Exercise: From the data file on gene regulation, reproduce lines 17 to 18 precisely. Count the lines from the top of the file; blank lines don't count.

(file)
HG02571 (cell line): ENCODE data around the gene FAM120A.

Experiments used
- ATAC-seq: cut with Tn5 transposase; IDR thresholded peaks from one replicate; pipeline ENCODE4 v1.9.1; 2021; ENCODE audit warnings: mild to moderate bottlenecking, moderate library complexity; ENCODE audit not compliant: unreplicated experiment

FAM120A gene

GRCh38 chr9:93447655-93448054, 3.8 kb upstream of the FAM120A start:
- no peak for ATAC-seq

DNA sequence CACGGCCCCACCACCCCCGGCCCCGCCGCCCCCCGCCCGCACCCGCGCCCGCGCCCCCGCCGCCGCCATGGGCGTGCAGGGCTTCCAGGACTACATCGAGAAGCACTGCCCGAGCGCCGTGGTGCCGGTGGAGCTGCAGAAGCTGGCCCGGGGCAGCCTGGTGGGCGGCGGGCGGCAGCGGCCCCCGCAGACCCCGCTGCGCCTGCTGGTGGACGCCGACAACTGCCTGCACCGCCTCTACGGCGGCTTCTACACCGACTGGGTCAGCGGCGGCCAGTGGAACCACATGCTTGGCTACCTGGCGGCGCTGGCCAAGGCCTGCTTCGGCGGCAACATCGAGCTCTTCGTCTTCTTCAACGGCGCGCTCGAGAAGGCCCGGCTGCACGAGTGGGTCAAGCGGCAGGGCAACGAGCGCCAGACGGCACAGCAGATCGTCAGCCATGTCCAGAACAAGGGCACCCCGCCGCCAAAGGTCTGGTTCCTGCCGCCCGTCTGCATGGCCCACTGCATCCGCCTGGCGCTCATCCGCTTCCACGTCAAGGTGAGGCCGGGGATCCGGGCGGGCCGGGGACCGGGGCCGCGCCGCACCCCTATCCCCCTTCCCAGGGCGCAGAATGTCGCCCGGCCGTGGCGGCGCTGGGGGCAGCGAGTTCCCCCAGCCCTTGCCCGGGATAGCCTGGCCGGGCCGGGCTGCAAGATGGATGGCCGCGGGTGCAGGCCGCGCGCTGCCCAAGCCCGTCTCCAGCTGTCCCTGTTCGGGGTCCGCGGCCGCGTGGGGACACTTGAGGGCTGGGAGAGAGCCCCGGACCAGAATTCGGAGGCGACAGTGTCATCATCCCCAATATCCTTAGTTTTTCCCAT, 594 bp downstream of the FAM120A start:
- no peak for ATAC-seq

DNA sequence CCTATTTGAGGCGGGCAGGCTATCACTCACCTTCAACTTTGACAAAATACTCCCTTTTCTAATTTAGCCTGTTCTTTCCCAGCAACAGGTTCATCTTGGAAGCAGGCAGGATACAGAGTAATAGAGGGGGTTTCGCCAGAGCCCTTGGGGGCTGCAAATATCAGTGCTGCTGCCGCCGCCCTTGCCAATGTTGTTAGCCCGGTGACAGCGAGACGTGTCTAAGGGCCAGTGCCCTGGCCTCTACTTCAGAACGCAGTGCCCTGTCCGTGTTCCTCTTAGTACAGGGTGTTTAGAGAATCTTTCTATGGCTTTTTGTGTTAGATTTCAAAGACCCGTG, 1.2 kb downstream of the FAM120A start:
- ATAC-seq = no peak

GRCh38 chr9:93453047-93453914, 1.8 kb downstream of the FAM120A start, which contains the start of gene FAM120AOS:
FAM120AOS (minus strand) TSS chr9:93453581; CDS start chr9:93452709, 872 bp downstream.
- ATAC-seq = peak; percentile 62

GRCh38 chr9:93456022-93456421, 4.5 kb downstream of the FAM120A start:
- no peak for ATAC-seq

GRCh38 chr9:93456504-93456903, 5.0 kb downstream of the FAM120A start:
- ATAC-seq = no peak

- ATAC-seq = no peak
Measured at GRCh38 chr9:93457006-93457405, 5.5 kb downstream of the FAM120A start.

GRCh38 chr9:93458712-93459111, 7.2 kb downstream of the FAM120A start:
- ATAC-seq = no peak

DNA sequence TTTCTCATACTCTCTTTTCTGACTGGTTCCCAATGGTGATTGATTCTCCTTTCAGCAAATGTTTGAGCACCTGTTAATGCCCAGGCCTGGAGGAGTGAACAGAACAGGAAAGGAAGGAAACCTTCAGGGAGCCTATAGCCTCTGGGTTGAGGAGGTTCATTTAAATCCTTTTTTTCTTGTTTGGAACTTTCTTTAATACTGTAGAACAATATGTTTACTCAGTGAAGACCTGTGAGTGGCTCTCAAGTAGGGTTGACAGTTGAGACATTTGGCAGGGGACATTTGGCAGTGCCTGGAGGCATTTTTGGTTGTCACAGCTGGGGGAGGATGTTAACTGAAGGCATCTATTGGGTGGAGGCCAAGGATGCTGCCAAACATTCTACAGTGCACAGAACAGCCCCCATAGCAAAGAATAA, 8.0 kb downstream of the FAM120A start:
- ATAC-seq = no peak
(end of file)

- ATAC-seq = no peak

- ATAC-seq = no peak